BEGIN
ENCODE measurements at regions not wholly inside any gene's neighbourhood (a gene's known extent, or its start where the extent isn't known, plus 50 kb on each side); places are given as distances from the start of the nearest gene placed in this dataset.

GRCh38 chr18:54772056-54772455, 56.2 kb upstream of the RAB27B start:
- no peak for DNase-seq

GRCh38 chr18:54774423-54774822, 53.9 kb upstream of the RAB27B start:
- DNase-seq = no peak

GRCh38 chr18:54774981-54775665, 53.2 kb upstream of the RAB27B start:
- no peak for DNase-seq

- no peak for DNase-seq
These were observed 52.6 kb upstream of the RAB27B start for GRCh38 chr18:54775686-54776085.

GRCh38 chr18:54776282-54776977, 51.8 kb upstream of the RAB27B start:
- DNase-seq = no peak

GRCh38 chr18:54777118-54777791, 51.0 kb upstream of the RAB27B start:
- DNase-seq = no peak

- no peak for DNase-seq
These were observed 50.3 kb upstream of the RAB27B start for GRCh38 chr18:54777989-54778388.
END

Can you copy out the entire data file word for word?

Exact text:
ENCODE measurements at regions not wholly inside any gene's neighbourhood (a gene's known extent, or its start where the extent isn't known, plus 50 kb on each side); places are given as distances from the start of the nearest gene placed in this dataset.

GRCh38 chr18:54772056-54772455, 56.2 kb upstream of the RAB27B start:
- no peak for DNase-seq

GRCh38 chr18:54774423-54774822, 53.9 kb upstream of the RAB27B start:
- DNase-seq = no peak

GRCh38 chr18:54774981-54775665, 53.2 kb upstream of the RAB27B start:
- no peak for DNase-seq

- no peak for DNase-seq
These were observed 52.6 kb upstream of the RAB27B start for GRCh38 chr18:54775686-54776085.

GRCh38 chr18:54776282-54776977, 51.8 kb upstream of the RAB27B start:
- DNase-seq = no peak

GRCh38 chr18:54777118-54777791, 51.0 kb upstream of the RAB27B start:
- DNase-seq = no peak

- no peak for DNase-seq
These were observed 50.3 kb upstream of the RAB27B start for GRCh38 chr18:54777989-54778388.